He asked them,
"What are you discussing as you walk along?"
They stopped, looking downcast.
One of them, named Cleopas, said to him in reply,
"Are you the only visitor to Jerusalem
who does not know of the things
that have taken place there in these days?"
And he replied to them, "What sort of things?"
They said to him,
"The things that happened to Jesus the Nazarene,
who was a prophet mighty in deed and word
before God and all the people,
how our chief priests and rulers both handed him over
to a sentence of death and crucified him.
But we were hoping that he would be the one to redeem Israel;
and besides all this,
it is now the third day since this took place.
Some women from our group, however, have astounded us:
they were at the tomb early in the morning
and did not find his body;
they came back and reported
that they had indeed seen a vision of angels
who announced that he was alive.
Then some of those with us went to the tomb
and found things just as the women had described,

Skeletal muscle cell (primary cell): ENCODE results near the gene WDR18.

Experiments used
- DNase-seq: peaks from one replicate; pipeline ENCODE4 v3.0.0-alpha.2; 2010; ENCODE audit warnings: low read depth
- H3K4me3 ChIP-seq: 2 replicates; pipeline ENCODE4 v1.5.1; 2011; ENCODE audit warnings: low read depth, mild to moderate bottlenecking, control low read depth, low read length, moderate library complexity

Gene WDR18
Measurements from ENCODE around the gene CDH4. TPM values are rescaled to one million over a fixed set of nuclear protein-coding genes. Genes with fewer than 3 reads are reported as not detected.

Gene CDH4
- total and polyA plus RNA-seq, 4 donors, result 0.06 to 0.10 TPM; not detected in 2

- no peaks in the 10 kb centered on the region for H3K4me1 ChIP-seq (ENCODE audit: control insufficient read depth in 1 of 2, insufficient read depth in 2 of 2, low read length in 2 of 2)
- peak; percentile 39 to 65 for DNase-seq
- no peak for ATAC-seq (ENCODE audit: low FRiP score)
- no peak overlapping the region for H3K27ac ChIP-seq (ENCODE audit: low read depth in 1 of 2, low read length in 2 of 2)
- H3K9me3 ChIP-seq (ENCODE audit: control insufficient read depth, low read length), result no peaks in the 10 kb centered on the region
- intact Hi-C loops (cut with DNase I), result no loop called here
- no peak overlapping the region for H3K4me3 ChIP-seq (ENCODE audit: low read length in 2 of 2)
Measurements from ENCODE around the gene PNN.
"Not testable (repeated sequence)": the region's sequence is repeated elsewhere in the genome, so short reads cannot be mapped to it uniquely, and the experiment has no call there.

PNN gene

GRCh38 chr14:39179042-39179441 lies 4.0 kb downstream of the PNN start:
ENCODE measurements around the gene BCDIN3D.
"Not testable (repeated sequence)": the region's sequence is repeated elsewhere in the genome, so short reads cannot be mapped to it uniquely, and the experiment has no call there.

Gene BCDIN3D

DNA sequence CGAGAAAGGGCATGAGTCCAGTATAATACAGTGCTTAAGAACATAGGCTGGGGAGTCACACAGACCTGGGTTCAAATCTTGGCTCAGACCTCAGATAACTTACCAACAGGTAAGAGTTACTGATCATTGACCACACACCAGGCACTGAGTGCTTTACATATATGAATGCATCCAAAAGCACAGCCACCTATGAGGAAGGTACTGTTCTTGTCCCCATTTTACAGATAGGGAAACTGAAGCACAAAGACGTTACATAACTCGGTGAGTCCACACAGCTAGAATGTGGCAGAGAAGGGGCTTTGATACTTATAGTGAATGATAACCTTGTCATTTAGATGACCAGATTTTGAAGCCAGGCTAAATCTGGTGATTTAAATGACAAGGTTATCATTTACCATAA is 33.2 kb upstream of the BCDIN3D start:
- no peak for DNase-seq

but him they did not see."
And he said to them, "Oh, how foolish you are!
How slow of heart to believe all that the prophets spoke!
Was it not necessary that the Christ should suffer these things
and enter into his glory?"
Then beginning with Moses and all the prophets,
he interpreted to them what referred to him
in all the Scriptures.
As they approached the village to which they were going,
he gave the impression that he was going on farther.
But they urged him, "Stay with us,
for it is nearly evening and the day is almost over."
So he went in to stay with them.
And it happened that, while he was with them at table,
he took bread, said the blessing,
broke it, and gave it to them.
With that their eyes were opened and they recognized him,
but he vanished from their sight.
Then they said to each other,
"Were not our hearts burning within us
while he spoke to us on the way and opened the Scriptures to us?"
So they set out at once and returned to Jerusalem